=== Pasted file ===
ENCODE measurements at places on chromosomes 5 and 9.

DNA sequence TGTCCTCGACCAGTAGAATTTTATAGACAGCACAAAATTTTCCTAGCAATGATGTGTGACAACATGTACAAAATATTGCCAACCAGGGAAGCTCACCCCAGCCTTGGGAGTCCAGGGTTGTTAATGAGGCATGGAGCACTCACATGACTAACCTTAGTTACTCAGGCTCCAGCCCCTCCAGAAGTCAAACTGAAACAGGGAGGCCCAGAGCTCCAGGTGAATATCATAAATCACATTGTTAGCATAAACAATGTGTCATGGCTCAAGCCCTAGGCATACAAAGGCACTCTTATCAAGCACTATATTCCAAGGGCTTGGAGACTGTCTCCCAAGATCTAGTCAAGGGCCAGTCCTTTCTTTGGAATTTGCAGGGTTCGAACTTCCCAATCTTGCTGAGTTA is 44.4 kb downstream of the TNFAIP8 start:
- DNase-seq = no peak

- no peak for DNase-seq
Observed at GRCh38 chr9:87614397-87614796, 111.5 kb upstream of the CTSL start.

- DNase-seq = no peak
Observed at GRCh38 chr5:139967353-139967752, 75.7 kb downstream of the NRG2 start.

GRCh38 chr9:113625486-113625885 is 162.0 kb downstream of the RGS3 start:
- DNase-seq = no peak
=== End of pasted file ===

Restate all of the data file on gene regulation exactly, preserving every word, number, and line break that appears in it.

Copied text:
ENCODE measurements at places on chromosomes 5 and 9.

DNA sequence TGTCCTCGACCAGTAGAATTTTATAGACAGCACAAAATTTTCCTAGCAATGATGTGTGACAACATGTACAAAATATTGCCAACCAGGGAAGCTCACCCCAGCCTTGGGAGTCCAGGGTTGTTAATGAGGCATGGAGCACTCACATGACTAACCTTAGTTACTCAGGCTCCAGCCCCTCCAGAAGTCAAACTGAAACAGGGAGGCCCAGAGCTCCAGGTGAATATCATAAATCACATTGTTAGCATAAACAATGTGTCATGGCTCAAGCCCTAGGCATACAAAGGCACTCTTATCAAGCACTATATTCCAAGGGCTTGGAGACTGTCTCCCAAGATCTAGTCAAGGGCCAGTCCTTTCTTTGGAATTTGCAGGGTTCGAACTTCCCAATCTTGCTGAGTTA is 44.4 kb downstream of the TNFAIP8 start:
- DNase-seq = no peak

- no peak for DNase-seq
Observed at GRCh38 chr9:87614397-87614796, 111.5 kb upstream of the CTSL start.

- DNase-seq = no peak
Observed at GRCh38 chr5:139967353-139967752, 75.7 kb downstream of the NRG2 start.

GRCh38 chr9:113625486-113625885 is 162.0 kb downstream of the RGS3 start:
- DNase-seq = no peak